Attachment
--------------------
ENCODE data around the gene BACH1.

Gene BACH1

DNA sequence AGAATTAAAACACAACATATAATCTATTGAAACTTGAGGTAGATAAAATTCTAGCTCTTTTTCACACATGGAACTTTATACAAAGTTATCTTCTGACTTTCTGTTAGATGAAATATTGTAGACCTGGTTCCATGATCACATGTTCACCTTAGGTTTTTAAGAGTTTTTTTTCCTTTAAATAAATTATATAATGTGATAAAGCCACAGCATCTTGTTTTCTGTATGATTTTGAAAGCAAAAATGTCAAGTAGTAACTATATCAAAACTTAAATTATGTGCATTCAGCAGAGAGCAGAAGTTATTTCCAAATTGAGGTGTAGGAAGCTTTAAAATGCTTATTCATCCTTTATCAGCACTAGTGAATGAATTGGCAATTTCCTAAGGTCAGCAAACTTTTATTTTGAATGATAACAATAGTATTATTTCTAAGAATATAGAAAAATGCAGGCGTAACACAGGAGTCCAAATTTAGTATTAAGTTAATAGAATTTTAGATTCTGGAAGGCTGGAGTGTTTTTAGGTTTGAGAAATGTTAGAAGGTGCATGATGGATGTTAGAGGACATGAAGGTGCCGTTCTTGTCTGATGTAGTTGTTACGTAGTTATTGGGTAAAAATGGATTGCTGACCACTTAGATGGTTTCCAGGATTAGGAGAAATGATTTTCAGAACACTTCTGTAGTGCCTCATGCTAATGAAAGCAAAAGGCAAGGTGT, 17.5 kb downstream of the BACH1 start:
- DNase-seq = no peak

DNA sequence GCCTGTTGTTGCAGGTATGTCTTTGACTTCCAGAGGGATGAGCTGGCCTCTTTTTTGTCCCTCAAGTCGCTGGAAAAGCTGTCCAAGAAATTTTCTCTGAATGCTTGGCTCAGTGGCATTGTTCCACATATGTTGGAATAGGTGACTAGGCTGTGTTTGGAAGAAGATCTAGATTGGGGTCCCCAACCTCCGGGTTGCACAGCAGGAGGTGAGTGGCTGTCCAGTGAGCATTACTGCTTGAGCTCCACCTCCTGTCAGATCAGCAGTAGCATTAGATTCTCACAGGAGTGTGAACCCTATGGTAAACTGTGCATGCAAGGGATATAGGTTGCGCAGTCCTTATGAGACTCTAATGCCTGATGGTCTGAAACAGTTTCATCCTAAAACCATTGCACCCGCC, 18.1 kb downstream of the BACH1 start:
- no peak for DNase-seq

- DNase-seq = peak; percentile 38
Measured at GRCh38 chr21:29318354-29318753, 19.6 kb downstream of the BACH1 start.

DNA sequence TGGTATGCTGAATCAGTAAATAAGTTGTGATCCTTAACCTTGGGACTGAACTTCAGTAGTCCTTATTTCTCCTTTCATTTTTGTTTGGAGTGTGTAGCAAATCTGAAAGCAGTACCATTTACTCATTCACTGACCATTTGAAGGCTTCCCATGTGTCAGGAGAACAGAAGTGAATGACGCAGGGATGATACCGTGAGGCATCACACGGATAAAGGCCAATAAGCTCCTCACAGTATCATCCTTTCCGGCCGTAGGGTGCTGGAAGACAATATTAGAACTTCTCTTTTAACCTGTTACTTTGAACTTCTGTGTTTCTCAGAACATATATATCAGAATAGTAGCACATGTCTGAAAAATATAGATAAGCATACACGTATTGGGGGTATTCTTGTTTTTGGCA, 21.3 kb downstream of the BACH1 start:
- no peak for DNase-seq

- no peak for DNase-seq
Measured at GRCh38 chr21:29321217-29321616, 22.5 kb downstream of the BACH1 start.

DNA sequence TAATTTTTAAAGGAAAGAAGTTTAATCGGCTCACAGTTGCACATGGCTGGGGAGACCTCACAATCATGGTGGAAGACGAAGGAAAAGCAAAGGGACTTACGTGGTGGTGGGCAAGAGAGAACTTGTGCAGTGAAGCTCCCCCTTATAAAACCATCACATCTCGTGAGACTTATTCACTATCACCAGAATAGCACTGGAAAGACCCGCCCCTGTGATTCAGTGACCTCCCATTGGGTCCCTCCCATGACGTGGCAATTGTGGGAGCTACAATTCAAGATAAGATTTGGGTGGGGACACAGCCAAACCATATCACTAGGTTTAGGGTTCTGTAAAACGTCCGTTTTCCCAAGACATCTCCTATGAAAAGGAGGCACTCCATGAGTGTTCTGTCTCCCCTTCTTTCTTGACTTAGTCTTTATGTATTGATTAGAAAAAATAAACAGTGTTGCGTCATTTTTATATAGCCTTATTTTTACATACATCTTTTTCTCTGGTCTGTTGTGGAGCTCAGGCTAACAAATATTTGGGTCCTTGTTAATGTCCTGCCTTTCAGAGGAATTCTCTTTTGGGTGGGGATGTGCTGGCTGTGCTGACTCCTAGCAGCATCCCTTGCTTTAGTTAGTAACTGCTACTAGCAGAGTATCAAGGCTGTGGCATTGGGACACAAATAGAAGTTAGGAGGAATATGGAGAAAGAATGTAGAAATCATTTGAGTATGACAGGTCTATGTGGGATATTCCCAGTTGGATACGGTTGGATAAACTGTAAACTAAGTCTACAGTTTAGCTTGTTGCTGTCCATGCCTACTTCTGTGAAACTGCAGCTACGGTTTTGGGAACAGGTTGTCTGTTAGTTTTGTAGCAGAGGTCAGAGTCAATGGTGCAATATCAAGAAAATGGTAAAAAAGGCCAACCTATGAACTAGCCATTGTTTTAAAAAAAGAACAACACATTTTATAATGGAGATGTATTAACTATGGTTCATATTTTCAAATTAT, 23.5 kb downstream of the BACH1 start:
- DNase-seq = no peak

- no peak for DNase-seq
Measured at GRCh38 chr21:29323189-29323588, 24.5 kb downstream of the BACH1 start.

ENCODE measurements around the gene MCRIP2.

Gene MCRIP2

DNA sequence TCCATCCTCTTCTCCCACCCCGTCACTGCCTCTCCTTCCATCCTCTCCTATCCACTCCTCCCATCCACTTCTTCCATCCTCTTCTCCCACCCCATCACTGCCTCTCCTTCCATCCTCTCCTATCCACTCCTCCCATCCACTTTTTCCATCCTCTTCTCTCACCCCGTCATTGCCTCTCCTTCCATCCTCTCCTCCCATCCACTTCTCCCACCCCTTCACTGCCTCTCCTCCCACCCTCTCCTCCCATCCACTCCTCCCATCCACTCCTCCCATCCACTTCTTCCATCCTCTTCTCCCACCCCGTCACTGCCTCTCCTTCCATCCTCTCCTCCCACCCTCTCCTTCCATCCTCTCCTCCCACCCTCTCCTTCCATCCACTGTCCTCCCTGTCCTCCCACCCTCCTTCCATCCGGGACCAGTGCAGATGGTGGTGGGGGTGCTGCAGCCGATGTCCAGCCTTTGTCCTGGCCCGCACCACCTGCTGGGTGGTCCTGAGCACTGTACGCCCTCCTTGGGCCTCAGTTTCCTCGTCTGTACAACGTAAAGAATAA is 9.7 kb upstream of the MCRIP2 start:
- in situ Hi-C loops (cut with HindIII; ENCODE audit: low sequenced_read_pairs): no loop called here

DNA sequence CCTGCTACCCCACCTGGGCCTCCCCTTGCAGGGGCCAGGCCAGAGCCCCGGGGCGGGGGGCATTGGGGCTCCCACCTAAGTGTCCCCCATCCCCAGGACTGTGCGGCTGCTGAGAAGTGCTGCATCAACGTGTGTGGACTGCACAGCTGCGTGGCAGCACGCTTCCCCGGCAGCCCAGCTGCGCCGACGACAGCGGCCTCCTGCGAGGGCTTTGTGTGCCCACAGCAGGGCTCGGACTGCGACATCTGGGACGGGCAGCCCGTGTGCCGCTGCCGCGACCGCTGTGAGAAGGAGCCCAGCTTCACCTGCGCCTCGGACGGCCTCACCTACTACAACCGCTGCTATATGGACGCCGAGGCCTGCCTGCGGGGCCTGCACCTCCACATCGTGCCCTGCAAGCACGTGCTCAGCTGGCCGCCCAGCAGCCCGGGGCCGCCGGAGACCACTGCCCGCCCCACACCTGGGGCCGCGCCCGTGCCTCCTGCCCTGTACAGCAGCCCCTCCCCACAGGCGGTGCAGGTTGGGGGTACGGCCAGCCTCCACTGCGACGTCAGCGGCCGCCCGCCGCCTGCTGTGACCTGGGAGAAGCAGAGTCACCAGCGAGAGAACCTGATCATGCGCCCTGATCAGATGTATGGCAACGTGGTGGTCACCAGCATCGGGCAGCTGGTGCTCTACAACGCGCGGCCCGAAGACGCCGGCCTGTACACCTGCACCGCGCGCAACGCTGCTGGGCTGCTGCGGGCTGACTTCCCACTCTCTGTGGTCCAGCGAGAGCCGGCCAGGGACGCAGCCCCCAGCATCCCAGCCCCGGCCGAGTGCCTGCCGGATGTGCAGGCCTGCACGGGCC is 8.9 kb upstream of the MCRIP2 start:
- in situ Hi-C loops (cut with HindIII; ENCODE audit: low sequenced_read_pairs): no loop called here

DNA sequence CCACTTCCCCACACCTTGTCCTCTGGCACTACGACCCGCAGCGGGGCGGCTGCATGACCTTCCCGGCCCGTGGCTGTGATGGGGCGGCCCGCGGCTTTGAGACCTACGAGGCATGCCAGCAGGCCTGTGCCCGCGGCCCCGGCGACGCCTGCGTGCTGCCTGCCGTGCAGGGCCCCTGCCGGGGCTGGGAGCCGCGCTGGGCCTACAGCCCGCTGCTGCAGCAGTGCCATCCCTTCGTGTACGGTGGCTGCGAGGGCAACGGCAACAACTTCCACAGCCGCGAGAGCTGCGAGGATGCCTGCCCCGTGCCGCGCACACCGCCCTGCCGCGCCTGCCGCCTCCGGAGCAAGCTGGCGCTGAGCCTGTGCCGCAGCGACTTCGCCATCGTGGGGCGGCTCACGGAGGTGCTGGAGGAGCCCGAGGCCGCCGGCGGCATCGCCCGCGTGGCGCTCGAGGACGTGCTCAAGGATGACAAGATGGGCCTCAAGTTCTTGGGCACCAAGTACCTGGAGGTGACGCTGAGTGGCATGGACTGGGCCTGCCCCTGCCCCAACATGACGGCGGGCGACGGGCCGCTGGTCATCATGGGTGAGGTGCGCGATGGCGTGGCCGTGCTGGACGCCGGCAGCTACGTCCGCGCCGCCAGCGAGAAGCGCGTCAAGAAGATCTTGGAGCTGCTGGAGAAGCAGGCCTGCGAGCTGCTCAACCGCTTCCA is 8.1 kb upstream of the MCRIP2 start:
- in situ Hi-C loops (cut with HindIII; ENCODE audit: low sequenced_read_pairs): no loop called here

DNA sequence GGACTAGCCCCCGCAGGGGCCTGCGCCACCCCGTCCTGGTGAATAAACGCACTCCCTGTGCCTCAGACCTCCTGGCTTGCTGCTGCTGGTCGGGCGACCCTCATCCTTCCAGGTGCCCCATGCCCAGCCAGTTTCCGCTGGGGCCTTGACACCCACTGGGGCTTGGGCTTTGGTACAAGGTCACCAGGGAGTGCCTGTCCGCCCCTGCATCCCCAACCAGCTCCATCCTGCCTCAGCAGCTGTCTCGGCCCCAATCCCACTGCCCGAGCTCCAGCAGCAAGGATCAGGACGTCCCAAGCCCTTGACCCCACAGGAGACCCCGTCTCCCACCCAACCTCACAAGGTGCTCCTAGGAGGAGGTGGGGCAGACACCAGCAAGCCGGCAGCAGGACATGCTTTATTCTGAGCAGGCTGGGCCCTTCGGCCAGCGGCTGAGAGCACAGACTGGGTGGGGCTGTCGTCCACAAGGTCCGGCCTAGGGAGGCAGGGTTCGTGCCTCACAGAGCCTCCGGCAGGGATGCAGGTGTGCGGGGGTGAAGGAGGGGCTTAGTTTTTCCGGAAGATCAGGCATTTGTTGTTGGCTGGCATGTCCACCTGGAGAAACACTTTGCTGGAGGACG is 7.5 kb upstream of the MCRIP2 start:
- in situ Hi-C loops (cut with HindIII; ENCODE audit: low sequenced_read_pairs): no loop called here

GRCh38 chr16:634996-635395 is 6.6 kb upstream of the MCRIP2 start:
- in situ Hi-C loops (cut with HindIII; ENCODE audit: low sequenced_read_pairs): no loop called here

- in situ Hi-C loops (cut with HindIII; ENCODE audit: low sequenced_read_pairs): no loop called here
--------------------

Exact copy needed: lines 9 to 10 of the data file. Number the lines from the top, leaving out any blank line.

DNA sequence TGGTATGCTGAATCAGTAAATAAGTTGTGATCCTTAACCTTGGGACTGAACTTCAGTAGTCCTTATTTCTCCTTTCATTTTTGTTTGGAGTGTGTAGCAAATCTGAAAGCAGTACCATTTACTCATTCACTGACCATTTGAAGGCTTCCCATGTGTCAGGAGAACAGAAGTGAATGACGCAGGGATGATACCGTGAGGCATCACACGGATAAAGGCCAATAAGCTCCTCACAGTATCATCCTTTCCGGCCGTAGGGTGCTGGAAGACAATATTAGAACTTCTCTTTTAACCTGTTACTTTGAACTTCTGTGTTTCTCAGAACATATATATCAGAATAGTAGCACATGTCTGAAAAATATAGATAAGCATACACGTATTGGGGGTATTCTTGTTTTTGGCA, 21.3 kb downstream of the BACH1 start:
- no peak for DNase-seq